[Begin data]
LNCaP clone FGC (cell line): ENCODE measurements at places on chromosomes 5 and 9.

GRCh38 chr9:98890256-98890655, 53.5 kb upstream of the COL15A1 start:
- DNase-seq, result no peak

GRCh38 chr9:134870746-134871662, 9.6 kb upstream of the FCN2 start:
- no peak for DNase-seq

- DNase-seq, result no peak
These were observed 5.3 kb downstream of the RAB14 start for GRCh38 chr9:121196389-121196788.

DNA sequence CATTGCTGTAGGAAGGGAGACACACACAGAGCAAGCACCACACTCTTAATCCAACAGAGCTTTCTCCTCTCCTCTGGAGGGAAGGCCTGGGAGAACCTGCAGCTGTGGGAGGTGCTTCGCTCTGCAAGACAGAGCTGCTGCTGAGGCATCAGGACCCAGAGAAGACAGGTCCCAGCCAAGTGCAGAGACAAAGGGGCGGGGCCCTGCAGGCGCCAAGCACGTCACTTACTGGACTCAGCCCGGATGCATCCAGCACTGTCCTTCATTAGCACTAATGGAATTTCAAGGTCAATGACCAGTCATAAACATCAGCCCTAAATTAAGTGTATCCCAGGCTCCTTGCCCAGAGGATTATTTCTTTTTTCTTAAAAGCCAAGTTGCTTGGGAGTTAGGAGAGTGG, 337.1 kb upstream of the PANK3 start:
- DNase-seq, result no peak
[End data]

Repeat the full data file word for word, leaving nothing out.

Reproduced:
LNCaP clone FGC (cell line): ENCODE measurements at places on chromosomes 5 and 9.

GRCh38 chr9:98890256-98890655, 53.5 kb upstream of the COL15A1 start:
- DNase-seq, result no peak

GRCh38 chr9:134870746-134871662, 9.6 kb upstream of the FCN2 start:
- no peak for DNase-seq

- DNase-seq, result no peak
These were observed 5.3 kb downstream of the RAB14 start for GRCh38 chr9:121196389-121196788.

DNA sequence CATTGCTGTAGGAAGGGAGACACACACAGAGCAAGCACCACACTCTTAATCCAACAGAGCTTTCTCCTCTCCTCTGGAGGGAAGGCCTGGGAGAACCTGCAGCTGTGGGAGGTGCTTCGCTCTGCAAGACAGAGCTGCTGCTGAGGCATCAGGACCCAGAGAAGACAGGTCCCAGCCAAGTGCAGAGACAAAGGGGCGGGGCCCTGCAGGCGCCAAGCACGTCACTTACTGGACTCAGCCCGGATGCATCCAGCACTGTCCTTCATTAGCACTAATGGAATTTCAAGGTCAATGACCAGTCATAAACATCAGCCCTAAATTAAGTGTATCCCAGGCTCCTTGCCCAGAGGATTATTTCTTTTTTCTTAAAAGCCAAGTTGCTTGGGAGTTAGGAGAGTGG, 337.1 kb upstream of the PANK3 start:
- DNase-seq, result no peak